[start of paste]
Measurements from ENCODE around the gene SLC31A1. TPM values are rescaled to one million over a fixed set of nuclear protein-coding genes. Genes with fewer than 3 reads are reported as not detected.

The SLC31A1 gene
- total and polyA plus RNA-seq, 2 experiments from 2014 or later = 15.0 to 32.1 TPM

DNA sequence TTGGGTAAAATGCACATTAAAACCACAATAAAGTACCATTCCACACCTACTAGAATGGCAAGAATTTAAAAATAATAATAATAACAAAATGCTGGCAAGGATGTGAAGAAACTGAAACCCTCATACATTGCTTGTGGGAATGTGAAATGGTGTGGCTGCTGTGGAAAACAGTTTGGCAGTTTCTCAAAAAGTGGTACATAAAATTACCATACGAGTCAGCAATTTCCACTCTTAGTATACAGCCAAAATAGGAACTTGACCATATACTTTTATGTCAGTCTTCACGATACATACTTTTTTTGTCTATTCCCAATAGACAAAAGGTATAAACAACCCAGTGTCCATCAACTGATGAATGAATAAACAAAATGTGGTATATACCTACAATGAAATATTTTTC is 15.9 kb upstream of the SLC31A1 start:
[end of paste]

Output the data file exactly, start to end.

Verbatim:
Measurements from ENCODE around the gene SLC31A1. TPM values are rescaled to one million over a fixed set of nuclear protein-coding genes. Genes with fewer than 3 reads are reported as not detected.

The SLC31A1 gene
- total and polyA plus RNA-seq, 2 experiments from 2014 or later = 15.0 to 32.1 TPM

DNA sequence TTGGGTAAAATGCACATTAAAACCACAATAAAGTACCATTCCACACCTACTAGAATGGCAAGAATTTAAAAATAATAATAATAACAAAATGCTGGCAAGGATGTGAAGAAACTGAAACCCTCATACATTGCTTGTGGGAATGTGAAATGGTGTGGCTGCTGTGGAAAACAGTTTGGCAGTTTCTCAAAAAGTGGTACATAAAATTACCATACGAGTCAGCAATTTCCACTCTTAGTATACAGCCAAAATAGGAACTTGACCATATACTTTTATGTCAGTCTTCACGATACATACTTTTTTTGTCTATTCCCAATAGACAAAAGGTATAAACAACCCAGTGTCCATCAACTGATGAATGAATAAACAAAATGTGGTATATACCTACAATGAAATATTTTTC is 15.9 kb upstream of the SLC31A1 start: